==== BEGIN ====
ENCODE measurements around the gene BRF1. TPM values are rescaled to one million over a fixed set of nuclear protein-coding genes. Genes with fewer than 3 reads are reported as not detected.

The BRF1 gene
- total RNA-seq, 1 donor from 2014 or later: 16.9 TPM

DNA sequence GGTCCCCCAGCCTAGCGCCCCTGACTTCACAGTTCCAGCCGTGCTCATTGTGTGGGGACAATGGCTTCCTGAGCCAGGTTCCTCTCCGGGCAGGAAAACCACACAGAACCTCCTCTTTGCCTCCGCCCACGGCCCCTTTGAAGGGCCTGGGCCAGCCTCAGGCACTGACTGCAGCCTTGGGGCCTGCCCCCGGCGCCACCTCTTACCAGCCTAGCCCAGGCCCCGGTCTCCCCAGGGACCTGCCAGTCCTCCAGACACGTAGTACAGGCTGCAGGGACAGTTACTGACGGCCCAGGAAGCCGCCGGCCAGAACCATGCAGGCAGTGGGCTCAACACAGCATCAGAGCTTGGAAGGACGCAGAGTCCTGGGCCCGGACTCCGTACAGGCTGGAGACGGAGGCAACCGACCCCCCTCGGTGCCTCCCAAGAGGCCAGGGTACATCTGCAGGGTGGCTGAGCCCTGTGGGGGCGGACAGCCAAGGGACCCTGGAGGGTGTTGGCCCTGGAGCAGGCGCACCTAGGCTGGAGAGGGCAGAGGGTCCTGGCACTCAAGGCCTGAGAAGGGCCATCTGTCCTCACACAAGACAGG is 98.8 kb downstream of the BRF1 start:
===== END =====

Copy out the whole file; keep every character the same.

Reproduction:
ENCODE measurements around the gene BRF1. TPM values are rescaled to one million over a fixed set of nuclear protein-coding genes. Genes with fewer than 3 reads are reported as not detected.

The BRF1 gene
- total RNA-seq, 1 donor from 2014 or later: 16.9 TPM

DNA sequence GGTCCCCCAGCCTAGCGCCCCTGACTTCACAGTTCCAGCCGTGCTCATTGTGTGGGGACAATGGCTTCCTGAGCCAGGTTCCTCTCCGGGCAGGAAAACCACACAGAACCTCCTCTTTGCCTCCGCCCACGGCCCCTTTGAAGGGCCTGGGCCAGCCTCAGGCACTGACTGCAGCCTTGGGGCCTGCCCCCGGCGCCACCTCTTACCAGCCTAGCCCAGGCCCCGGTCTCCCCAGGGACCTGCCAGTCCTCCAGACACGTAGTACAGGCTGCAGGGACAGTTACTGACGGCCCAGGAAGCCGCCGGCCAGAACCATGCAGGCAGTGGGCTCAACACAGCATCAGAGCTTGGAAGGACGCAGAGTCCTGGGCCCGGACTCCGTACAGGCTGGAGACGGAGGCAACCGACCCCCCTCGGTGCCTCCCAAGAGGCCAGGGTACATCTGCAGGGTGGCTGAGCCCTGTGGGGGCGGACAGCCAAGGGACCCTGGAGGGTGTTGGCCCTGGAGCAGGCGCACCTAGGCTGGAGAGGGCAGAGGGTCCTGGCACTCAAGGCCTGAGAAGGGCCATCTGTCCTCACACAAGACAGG is 98.8 kb downstream of the BRF1 start: